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Efficiency Through Inflection. Part 3

But another thing for us to remember is that this blow was aimed at the life of the government and of the nation. Lincoln was slain; America was meant. The man was cast down; the government was smitten at. It was the President who was killed. It was national life, breathing freedom and meaning beneficence, that was sought. He, the man of Illinois, the private man, divested of robes and the insignia of authority, representing nothing but his personal self, might have been hated; but that would not have called forth the murderer's blow. It was because he stood in the place of government, representing government and a government that represented right and liberty, that he was singled out.

This, then, is a crime against universal government. It is not a blow at the foundations of our government, more than at the foundations of the English government, of the French government, of every compact and well-organized government. It was a crime against mankind. The whole world will repudiate and stigmatize it as a deed without a shade of redeeming light. . .

The blow, however, has signally failed. The cause is not stricken; it is strengthened. This nation has dissolved, - but in tears only. It stands, four-square, more solid, to-day, than any pyramid in Egypt. This people are neither wasted, nor daunted, nor disordered. Men hate slavery and love liberty with stronger hate and love to-day than ever before. The Government is not weakened, it is made stronger. . . .

And now the martyr is moving in triumphal march, mightier than when alive. The nation rises up at every stage of his coming. Cities and states are his pall-bearers, and the cannon beats the hours with solemn progression. Dead - dead - dead - he yet speaketh! Is Washington dead? Is Hampden dead? Is David dead? Is any man dead that ever was fit to live? Disenthralled of flesh, and risen to the unobstructed sphere where passion never comes, he begins his illimitable work. His life now is grafted upon the Infinite, and will be fruitful as no earthly life can be. Pass on, thou that hast overcome! Your sorrows,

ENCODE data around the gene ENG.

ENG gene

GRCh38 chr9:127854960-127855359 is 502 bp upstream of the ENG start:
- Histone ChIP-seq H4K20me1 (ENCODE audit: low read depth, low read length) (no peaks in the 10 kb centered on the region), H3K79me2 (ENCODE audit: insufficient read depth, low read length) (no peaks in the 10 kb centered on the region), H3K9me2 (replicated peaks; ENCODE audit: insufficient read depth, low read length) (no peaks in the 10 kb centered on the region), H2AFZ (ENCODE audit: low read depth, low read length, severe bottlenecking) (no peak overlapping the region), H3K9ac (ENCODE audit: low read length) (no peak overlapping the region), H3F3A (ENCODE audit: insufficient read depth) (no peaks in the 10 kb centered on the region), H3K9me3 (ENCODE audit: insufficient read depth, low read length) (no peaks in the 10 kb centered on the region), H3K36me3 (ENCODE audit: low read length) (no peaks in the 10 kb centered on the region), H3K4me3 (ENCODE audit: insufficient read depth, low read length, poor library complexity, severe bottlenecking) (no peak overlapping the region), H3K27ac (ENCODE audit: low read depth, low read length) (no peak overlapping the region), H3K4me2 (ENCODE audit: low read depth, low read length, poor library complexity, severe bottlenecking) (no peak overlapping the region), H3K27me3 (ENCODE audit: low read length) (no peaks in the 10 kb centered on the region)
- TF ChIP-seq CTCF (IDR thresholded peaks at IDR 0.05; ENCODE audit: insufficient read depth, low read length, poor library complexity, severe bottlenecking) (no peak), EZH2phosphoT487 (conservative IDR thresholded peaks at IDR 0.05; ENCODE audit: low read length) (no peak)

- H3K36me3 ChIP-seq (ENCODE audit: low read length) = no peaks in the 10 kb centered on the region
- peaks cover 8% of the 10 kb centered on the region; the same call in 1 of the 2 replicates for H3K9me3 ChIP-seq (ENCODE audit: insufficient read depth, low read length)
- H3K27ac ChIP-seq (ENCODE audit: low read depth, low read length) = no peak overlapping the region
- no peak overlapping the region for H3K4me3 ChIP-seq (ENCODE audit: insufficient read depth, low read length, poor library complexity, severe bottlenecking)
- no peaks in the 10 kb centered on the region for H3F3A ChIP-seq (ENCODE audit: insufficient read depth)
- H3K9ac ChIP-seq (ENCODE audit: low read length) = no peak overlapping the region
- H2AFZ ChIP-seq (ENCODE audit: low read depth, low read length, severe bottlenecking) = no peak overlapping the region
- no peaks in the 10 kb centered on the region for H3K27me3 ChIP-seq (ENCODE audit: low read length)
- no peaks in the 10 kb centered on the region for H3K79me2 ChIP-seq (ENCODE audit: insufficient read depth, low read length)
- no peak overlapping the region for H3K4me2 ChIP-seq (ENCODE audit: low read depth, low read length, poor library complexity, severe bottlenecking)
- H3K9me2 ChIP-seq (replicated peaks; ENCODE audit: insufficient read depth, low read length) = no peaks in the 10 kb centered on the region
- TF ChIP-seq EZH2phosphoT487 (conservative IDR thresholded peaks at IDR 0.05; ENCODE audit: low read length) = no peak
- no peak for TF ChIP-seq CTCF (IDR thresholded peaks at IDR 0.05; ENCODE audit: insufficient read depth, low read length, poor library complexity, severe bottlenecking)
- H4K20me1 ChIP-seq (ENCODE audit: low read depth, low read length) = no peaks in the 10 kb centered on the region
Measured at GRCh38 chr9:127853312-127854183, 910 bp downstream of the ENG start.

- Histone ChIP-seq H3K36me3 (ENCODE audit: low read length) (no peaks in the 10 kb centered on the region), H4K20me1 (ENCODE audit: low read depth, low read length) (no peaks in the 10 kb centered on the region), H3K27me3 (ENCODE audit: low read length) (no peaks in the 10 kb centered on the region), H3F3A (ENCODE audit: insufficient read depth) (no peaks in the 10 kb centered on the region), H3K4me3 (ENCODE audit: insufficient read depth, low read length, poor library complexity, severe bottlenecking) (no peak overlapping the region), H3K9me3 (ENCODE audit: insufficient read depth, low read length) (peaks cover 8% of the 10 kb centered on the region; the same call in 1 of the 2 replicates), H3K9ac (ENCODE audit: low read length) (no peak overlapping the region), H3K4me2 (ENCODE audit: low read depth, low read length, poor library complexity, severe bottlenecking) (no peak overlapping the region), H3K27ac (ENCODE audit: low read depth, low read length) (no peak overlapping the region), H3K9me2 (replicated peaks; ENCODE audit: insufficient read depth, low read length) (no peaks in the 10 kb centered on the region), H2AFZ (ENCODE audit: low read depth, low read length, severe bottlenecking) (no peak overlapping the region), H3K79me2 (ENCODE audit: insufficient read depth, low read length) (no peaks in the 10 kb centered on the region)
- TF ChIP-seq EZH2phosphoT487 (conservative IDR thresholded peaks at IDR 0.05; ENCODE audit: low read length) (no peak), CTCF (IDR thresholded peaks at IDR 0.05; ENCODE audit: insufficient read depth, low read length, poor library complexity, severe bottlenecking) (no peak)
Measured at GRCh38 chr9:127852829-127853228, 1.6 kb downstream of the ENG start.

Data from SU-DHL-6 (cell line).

O people, are his peace! Your bells, and bands, and muffled drums sound triumph in his ear. Wail and weep here; God makes it echo joy and triumph there. Pass on, thou victor!

Pour years ago, O Illinois, we took from your midst an untried man, and from among the people; we return him to you a mighty conqueror. Not thine any more, but the nation's; not ours, but the world's. Give him place, ye prairies! In the midst of this great Continent his dust shall rest, a sacred treasure to myriads who shall make pilgrimage to that shrine to kindle anew their zeal and patriotism. Ye winds, that move over the mighty places of the West, chant his requiem! Ye people, behold a martyr, whose blood, as so many inarticulate words, pleads for fidelity, for law, for liberty! - Henry Ward Beecher.

The History Of Liberty

The event which we commemorate is all-important, not merely in our own annals, but in those of the world. The sententious English poet has declared that "the proper study of mankind is man," and of all inquiries of a temporal nature, the history of our fellow-beings is unquestionably among the most interesting. But not all the chapters of human history are alike important. The annals of our race have been filled up with incidents which concern not, or at least ought not to concern, the great company of mankind. History, as it has often been written, is the genealogy of princes, the field-book of conquerors; and the fortunes of our fellow-men have been treated only so far as they have been affected by the influence of the great masters and destroyers of our race. Such history is, I will not say a worthless study, for it is necessary for us to know the dark side as well as the bright side of our condition. But it is a melancholy study which fills the bosom of the philanthropist and the friend of liberty with sorrow.

But the history of liberty - the history of men struggling to be free - the history of men who have acquired and are exercising their freedom - the history of those great movements in the world, by which liberty has been established and perpetuated, forms a subject which we cannot contemplate too closely. This is the real history of man, of the human family, of rational immortal beings.

The trial of adversity was theirs; the trial of prosperity is ours. Let us meet it as men who know their duty and prize their blessings. Our position is the most enviable, the most responsible, which men can fill. If this generation does its duty, the cause of constitutional freedom is safe. If we fail - if we fail - not only do we defraud our children of the inheritance which we received from our fathers, but we blast the hopes of the friends of liberty throughout our continent, throughout Europe, throughout the world, to the end of time.

History is not without her examples of hard-fought fields, where the banner of liberty has floated triumphantly on the wildest storm of battle. She is without her examples of a people by whom the dear-bought treasure has been wisely employed and safely handed down. The eyes of the world are turned for that example to us. . . .

Let us, then, as we assemble on the birthday of the nation, as we gather upon the green turf, once wet with precious blood - let us devote ourselves to the sacred cause of constitutional liberty! Let us abjure the interests and passions which divide the great family of American freemen! Let the rage of party spirit sleep to-day! Let us resolve that our children shall have cause to bless the memory of their fathers, as we have cause to bless the memory of ours! - Edward Everett.


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